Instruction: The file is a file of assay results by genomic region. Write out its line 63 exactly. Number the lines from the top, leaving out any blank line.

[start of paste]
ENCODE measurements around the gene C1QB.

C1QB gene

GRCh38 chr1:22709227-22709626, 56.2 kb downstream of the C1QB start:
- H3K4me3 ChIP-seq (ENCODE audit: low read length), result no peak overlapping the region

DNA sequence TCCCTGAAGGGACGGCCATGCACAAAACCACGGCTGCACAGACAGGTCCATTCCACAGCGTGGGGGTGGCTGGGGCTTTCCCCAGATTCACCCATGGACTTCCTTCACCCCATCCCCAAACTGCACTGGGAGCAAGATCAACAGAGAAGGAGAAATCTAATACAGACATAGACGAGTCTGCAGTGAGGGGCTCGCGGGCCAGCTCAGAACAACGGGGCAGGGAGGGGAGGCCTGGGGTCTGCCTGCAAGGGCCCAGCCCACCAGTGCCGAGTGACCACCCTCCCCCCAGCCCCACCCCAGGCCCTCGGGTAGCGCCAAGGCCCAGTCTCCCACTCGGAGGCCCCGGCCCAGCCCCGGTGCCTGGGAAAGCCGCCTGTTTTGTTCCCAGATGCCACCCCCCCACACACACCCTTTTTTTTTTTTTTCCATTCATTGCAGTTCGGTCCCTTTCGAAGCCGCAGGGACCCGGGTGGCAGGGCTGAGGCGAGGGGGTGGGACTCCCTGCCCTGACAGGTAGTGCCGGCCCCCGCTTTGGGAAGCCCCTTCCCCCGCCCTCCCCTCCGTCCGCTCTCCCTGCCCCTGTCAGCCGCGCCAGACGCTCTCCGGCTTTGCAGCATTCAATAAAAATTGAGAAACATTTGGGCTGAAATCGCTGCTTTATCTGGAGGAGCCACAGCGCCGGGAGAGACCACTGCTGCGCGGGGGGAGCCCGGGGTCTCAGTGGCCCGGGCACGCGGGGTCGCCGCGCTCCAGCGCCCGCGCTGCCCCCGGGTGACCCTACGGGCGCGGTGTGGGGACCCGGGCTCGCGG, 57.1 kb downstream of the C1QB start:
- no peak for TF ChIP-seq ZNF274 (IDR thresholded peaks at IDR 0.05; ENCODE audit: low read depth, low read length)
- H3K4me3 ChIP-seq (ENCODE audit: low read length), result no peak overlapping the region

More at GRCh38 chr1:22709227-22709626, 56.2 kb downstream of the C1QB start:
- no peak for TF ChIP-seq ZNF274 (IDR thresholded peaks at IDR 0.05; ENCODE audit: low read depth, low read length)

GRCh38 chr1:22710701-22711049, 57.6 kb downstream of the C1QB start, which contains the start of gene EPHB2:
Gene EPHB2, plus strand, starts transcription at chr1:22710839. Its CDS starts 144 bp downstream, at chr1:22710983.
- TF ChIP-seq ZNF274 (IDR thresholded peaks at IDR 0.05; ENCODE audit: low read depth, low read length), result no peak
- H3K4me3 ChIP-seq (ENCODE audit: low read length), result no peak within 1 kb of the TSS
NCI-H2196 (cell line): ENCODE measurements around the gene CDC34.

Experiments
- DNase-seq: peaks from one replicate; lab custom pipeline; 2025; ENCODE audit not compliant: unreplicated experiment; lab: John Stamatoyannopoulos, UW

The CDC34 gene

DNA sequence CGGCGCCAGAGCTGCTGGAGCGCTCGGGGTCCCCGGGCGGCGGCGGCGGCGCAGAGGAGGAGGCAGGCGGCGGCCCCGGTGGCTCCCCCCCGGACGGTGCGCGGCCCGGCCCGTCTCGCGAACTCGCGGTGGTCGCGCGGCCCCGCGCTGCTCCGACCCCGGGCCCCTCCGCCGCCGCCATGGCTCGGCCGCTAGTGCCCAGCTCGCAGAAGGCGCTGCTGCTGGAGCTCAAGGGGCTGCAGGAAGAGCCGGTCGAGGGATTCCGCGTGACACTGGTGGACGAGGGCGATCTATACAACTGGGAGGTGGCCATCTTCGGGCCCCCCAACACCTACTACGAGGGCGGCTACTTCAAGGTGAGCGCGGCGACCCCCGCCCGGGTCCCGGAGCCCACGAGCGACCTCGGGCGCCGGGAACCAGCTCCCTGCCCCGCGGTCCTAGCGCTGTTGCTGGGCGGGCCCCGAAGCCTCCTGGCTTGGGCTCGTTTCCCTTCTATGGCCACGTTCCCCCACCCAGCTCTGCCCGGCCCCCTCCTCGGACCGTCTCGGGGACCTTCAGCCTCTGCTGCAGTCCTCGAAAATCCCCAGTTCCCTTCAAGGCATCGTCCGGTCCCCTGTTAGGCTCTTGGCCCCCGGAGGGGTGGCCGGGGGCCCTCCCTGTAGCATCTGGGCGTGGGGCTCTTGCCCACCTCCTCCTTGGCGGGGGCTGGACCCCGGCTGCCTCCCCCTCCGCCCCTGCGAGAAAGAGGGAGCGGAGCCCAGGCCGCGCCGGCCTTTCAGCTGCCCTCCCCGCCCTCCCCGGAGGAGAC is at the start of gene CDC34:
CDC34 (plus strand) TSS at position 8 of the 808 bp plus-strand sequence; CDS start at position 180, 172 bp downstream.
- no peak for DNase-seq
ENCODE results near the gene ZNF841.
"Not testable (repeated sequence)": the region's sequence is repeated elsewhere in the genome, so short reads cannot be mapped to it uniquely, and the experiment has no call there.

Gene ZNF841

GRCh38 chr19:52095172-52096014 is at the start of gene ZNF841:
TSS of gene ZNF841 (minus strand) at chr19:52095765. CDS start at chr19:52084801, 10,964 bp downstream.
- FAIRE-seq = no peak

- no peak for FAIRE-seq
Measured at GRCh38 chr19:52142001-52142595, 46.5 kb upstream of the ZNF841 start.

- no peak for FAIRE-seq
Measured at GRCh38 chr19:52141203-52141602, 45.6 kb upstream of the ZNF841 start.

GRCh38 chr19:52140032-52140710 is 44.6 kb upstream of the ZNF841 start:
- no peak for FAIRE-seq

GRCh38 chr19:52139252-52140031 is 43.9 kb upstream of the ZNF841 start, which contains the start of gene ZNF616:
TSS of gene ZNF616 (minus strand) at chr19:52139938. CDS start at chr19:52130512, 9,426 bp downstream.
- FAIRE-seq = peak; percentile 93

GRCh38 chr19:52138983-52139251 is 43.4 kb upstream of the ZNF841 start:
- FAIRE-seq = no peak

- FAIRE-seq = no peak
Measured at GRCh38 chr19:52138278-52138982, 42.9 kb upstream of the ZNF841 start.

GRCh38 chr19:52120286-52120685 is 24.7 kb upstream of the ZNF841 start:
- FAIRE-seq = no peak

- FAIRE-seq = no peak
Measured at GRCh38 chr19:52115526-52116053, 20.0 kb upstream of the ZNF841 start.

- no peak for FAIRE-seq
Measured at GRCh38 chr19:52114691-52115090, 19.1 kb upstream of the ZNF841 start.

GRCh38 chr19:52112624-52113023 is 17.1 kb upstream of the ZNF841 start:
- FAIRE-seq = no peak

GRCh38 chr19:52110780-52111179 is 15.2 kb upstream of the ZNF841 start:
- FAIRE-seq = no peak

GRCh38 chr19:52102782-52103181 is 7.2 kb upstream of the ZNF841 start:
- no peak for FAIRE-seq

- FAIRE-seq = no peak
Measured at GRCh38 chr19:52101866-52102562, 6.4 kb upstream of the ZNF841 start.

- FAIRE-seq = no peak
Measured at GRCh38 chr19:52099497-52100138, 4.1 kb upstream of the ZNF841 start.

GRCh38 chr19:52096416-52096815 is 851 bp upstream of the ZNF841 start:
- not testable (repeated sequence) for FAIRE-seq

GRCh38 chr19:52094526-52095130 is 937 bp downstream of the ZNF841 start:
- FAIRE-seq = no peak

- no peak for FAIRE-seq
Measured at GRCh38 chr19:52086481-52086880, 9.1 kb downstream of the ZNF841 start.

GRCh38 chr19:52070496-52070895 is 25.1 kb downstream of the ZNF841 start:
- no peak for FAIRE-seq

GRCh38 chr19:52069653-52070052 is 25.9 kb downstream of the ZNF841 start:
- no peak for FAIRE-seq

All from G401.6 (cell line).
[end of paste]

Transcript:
- no peak for FAIRE-seq